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Acute Rheumatic Fever

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Acute Rheumatic Fever, Rheumatic Fever, Rheumatic Heart Disease, Erythema Marginatum, Jones Criteria, Modified Jones Criteria

  • Epidemiology
  1. Incidence: 20 million cases/year in developing world
  2. Attack rate: 0.3 to 3% of untreated Streptococcal Pharyngitis cases
  3. Peak age of onset: 6 to 12 years old (rare under age 3 years)
  • Pathophysiology
  1. Follows Streptococcal Pharyngitis by 2-6 weeks (typically 10-28 days)
  2. Autoimmune reaction to Group A Stretococcal Infection
    1. Streptococcal Pharyngitis
    2. Scarlet Fever
    3. Impetigo is NOT associated with Rheumatic Fever
  • Diagnosis
  • Jones Criteria
  1. Diagnostic criteria
    1. Two Major Criteria or
    2. One Major and 2 Minor Criteria
  2. Major Criteria
    1. Mnemonic: Jones
      1. J - Joints (Migratory Arthritis)
      2. O - Shape of Heart (Carditis)
      3. N - Nodules (Subcutaneous)
      4. E - Erythema Marginatum
      5. S - Sydenham's Chorea
    2. Carditis
      1. Present in 50-60% of cases
      2. Endocarditis (mitral valve most commonly affected)
        1. Results in Rheumatic Heart Disease
        2. Manifests as valve disease in 10-20 years after carditis in 50%
        3. Mitral Stenosis is most common outcome
      3. Pericarditis
      4. Myocarditis (rare)
    3. Migratory polyarthritis
      1. Most common symptom (occurs in 49-78% of patients)
      2. Significant response to Aspirin or NSAIDS
      3. Migratory Arthritis
      4. Large joints starting with legs and moving to arms
        1. Knees and ankles
        2. Wrists and elbows
        3. Rarely affects spine
      5. Transient (3 days per joint, and 3 weeks total)
        1. Typical course is <1 week
      6. More severe in teens and young adults
    4. Sydenham's Chorea
      1. Abrupt onset of choreoform movements (purposeless, nonrhythmic, involuntary) only present while awake
      2. Motor weakness
      3. Emotional disturbance (outbursts, Psychosis)
      4. Late finding (may occur up to 8 months after initial infection)
      5. Resolves over 2-3 years
    5. Erythema Marginatum (associated with carditis)
      1. Non-pruritic pink to slightly red rings
      2. Involves trunk and proximal extremities, but spares face
      3. Transiently appears, rapidly advances and disappears over months
    6. Subcutaneous Nodules (associated with carditis)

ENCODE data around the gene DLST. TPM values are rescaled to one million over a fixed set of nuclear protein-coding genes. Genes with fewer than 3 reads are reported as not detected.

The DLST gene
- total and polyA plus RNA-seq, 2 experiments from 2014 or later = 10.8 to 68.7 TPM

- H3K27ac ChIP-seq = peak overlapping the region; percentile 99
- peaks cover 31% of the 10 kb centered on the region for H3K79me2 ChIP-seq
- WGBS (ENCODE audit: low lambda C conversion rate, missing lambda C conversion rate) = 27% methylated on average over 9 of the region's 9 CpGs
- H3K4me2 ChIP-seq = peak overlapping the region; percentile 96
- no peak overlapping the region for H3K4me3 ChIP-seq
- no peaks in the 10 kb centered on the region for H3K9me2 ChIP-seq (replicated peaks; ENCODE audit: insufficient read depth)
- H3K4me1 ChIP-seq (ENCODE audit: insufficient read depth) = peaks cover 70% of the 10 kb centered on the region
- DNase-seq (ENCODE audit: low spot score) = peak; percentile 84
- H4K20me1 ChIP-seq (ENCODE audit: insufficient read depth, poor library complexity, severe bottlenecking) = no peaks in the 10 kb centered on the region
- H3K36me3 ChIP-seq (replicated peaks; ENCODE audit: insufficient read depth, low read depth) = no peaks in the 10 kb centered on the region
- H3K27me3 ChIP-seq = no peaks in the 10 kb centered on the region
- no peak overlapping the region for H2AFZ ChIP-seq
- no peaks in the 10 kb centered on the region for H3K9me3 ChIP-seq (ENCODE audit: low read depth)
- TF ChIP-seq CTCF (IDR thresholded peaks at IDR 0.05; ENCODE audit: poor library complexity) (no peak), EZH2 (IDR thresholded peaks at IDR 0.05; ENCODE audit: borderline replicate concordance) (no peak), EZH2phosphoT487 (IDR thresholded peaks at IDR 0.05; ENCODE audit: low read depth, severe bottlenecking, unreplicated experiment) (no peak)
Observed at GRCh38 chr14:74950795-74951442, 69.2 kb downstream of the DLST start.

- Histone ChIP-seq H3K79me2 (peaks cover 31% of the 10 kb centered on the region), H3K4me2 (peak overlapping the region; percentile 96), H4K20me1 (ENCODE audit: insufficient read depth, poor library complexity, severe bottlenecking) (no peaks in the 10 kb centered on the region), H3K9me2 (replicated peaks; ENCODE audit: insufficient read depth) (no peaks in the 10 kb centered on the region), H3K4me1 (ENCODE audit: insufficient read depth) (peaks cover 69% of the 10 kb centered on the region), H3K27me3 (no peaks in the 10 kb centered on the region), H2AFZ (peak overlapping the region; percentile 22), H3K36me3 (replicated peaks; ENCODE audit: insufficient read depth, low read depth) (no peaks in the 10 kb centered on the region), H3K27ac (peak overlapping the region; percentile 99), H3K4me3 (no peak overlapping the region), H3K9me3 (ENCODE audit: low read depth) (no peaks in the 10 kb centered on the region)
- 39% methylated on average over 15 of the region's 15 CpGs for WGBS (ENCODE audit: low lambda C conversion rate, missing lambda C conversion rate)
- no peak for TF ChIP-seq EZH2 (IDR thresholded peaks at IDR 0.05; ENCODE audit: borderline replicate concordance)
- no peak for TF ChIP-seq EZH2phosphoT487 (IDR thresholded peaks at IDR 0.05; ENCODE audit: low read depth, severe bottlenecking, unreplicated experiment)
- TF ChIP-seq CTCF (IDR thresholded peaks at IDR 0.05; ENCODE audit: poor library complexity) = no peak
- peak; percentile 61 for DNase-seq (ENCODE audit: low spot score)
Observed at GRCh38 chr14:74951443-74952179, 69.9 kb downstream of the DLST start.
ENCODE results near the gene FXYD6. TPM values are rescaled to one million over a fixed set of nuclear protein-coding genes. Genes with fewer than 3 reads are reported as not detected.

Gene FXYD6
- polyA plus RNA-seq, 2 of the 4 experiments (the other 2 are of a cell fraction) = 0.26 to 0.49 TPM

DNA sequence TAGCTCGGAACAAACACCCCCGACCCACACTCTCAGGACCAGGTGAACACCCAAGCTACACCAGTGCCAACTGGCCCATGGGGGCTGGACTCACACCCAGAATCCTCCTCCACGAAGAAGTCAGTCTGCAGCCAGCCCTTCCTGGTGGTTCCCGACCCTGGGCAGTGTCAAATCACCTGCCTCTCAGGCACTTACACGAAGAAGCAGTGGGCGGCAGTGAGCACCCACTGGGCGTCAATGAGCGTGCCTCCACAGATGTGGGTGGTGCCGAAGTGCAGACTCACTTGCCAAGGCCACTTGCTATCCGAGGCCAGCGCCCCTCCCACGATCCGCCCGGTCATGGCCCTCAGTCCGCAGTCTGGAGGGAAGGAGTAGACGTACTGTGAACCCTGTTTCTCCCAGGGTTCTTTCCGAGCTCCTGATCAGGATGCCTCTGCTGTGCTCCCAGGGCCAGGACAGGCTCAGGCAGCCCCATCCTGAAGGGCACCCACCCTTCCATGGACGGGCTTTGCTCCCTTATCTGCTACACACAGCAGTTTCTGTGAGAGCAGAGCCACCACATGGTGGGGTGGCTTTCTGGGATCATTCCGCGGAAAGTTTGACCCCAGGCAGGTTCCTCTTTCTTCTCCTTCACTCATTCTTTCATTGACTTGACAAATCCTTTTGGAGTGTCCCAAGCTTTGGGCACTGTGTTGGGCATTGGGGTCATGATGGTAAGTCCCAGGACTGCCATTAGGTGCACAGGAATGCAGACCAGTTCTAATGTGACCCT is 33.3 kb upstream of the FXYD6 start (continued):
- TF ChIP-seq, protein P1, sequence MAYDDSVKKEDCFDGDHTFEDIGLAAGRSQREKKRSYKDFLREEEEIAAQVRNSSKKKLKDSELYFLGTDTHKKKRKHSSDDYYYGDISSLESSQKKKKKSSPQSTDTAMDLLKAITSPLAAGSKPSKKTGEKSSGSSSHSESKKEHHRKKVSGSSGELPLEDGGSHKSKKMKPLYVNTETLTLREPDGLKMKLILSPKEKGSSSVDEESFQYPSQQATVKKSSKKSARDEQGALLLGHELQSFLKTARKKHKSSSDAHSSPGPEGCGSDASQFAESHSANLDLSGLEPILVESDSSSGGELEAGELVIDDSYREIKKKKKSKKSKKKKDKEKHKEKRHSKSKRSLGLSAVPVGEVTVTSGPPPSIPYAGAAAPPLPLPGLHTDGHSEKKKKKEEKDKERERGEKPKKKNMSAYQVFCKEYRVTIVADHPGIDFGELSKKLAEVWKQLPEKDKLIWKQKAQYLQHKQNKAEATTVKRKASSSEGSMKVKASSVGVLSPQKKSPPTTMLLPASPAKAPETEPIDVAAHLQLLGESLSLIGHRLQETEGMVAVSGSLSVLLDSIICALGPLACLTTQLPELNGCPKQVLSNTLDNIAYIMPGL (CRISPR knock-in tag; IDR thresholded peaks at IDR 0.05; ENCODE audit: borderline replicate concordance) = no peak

1. Small, firm painless Nodules on extensor surfaces (esp. dorsal wrist, elbow, anterior knee)
      2. Develop over bony prominences or over tendons
  3. Minor Criteria
    1. Arthralgias
    2. Fever
    3. Elevated Sedimentation Rate (ESR)
    4. Elevated C-Reactive Protein
    5. Prolonged PR Interval on Electrocardiogram
  4. Supporting criteria
    1. Group A Streptococcal Infection precedes episode
      1. Positive GAS Rapid Antigen test or Throat Culture OR
      2. Anti-streptococcal Antibody level increased
  • Labs
  1. Complete Blood Count
    1. Variable Leukocytosis
  2. Acute phase reactants markedly increased
    1. Erythrocyte Sedimentation Rate
    2. C-Reactive Protein
  3. Group A Beta Hemolytic Streptococcus testing
    1. Rapid antigen test with reflex to Throat Culture
    2. ASO Titer
      1. Increased over baseline
  • Course
  1. Onset 10-28 days after Streptococcal Pharyngitis onset
  • Management
  1. Admit for definitive diagnosis and evaluation
  2. Polyarthritis
    1. Aspirin
      1. Adult: 4-8 g/day
      2. Child: 80-100 mg/kg/day
        1. Consider Naproxen instead due to risk of Reye's Syndrome
    2. NSAIDs
      1. Consider if Aspirin cannot be used
  3. Carditis
    1. Corticosteroids as directed by cardiology
    2. Congestive Heart Failure management
  4. Treat Streptococcal Pharyngitis
    1. See Streptococcal Pharyngitis for treatment regimens
  5. Prevention of recurrence
    1. Rheumatic Fever with carditis and residual heart disease (valvcular disease persists on echo or exam)
      1. Benzathine Penicillin G IM monthly for 10 years or until age 40 years (whichever is longer)
    2. Rheumatic Fever with carditis but NO residual heart disease
      1. Benzathine Penicillin G IM monthly for 10 years or until age 21 years (whichever is longer)
    3. Rheumatic Fever without carditis
      1. Benzathine Penicillin G IM monthly for 5 years or until age 21 years (whichever is longer)
    4. References
      1. Gerber (2009) Circulation 119(11): 1541-51 [PubMed]
  • Prevention
  1. Antibiotics for Streptococcal Pharyngitis
  2. Test and treat household contacts